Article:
The testis, at 3 mo fetal has a a peritonealized surface, is retroperitoneal and is located near the kidney,
The peritonealized surface of the testis becomes the parietal layer of tunica vaginalis.
A distal part of the processes vaginalis becomes the visceral layer of tunica vaginalis.
The gubernaculum becomes the scrotal ligament.
An indirect hernia that descends to the tunica vaginalis can be palpated at the anterior margin of the testis.
The obliterated umbilical arteries raise a peritoneal fold know at the medial umbilical fold
A remnant of the urachus raises a peritoneal fold known as the median umbilical fold.
The obliterated inferior epigastric artery raises a peritoneal fold know as the lateral umbilical fold.
Between the median and medial umbilical folds is the paravesical fossa; a part of the medial inguinal fossa.
Between the medial and lateral umbilical folds if the lateral inguinal fossa, typically to site of herniation for the indirect inguinal hernia.
The outermost layer of the spermatic cord is dartos tunic.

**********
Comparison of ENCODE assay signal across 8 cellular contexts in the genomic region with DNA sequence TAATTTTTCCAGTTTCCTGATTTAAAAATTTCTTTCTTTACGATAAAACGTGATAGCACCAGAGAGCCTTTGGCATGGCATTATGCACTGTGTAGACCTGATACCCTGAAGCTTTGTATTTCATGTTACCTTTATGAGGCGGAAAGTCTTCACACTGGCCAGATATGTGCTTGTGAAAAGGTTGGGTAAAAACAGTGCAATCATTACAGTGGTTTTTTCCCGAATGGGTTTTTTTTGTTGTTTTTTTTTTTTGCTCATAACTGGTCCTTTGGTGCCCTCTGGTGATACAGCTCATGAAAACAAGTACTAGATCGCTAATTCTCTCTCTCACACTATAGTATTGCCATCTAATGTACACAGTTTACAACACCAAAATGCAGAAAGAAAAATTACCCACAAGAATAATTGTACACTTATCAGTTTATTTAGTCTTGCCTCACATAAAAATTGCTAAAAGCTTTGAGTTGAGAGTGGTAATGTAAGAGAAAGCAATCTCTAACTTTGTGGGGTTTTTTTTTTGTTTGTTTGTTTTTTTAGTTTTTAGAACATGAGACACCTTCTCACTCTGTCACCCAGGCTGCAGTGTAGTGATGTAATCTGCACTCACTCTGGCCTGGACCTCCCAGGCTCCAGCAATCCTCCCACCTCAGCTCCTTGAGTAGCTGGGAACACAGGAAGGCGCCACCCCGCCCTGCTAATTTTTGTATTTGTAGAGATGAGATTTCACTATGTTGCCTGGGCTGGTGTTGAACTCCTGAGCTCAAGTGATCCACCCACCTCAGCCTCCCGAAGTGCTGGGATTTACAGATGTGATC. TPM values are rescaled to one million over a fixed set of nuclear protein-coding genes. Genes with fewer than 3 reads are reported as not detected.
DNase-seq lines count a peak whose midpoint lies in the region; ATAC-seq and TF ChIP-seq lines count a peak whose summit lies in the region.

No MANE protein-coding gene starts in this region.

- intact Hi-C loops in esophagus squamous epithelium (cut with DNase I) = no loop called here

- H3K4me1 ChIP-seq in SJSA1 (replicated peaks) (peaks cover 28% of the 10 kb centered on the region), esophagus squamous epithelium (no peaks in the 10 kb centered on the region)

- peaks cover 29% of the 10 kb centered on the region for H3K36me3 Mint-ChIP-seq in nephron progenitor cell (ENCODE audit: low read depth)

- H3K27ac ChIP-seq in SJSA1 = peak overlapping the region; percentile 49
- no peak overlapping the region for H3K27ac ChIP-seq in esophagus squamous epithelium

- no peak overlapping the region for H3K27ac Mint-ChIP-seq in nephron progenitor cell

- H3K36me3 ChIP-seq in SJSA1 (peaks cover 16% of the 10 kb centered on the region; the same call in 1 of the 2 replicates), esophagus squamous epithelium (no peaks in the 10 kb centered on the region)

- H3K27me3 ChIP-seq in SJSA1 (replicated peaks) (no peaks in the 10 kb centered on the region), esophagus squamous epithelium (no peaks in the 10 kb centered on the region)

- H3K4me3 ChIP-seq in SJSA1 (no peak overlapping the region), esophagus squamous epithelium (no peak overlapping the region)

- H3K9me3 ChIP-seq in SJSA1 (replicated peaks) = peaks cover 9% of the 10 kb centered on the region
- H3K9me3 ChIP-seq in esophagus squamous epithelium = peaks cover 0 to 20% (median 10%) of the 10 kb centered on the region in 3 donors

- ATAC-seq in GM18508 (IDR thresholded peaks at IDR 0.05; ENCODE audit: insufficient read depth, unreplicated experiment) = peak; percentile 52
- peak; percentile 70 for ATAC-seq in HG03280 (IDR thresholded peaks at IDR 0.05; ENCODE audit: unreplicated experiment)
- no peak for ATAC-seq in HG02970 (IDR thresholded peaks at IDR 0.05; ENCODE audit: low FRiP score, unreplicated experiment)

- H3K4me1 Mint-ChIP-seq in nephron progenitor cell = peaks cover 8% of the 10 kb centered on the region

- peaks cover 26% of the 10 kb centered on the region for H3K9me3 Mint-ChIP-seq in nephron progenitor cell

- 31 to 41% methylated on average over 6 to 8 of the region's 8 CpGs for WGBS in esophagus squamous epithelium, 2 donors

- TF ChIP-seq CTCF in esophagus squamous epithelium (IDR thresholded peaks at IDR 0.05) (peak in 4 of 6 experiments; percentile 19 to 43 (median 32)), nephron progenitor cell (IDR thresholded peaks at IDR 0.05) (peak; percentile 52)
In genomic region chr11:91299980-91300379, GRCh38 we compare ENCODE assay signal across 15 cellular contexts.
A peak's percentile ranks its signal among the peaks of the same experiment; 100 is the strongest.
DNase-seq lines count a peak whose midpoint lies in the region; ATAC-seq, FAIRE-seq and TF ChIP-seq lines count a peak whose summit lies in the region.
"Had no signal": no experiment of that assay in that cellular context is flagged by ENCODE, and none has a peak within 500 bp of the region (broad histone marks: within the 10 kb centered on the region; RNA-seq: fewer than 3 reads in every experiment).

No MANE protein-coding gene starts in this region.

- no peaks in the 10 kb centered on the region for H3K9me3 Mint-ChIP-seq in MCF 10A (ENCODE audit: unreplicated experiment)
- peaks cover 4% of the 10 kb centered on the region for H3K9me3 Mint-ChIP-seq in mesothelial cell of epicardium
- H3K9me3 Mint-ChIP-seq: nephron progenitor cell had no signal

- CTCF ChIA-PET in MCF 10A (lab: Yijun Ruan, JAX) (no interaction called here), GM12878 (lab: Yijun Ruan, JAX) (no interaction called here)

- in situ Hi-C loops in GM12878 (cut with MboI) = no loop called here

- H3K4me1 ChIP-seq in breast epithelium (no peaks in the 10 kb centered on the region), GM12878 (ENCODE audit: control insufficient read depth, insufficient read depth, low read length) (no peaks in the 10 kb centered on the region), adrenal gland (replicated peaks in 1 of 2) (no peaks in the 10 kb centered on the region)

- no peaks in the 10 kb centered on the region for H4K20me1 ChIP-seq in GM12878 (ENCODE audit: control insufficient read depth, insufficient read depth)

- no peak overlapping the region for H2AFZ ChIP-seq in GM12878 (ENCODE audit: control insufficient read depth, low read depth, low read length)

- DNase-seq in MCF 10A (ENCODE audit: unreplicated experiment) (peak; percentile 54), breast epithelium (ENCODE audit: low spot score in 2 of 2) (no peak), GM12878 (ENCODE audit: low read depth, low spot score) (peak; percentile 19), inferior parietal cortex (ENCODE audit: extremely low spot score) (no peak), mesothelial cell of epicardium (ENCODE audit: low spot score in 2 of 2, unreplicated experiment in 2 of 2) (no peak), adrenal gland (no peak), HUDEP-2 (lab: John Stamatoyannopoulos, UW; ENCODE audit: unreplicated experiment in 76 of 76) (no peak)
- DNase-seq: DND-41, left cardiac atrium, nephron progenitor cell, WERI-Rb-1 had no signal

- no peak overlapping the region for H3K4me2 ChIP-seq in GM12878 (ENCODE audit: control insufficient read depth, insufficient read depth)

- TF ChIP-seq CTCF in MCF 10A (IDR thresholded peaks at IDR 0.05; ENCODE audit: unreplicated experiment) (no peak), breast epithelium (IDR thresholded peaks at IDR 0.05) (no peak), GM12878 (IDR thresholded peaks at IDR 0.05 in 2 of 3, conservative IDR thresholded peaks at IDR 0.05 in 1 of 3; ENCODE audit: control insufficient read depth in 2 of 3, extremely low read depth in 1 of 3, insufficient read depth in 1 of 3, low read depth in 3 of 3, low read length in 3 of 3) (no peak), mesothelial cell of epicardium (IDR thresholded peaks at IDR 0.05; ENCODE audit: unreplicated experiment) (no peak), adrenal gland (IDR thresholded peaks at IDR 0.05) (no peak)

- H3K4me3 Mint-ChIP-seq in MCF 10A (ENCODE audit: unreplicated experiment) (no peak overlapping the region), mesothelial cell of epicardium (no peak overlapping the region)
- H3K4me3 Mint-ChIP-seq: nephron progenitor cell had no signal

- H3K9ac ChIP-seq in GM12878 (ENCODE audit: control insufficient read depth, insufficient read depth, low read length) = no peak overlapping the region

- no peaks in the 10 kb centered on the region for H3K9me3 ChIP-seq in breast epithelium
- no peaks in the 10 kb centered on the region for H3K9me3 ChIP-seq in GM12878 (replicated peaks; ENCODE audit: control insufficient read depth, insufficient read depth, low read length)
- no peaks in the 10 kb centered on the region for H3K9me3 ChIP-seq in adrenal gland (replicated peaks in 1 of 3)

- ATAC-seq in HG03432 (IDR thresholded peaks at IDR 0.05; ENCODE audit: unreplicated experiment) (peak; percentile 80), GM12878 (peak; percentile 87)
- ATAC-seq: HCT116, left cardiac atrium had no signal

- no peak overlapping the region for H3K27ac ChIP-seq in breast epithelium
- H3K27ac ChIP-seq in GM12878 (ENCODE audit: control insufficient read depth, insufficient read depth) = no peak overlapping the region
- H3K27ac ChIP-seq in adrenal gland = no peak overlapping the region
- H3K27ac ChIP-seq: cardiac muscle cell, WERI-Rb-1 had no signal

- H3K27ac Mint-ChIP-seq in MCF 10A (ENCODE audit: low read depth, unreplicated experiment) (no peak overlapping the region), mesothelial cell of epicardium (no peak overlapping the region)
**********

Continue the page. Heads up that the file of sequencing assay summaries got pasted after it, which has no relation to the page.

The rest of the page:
The vas deferens, deferential plexus, artery of the vas deferens, tail of the epididymis, testicular artery, pampiniform plexus, and testicular plexus, but not the cremasteric artery and the genitofemoral nerve, are within (deep to) the internal spermatic fascia.
An indirect inguinal hernia proceeds indirectly out the superficial ring by way of the deep ring and the inguinal canal.
The direct inguinal hernia proceeds directly out the superficial ring by compromising the conjoint tendon and the lateral inguinal fossa.
The indirect inguinal hernia proceeds directly down an embryological pathway and, thus, is often a congenital condition.
A hydrocele reflects a built up of fluid in the testicular coelom.
The ovarian ligament, but not the suspensory ligament of the ovary, is derived from the gubernaculum.
The round ligament of the uterus proceeds out the deep ring, into the inguinal canal, out the superficial ring, and then ascends to the level of the umbilicus.
Definition and Short Answer
Derivations of the external oblique aponeurosis
What invaginated fascias form the tunics of the spermatic cord.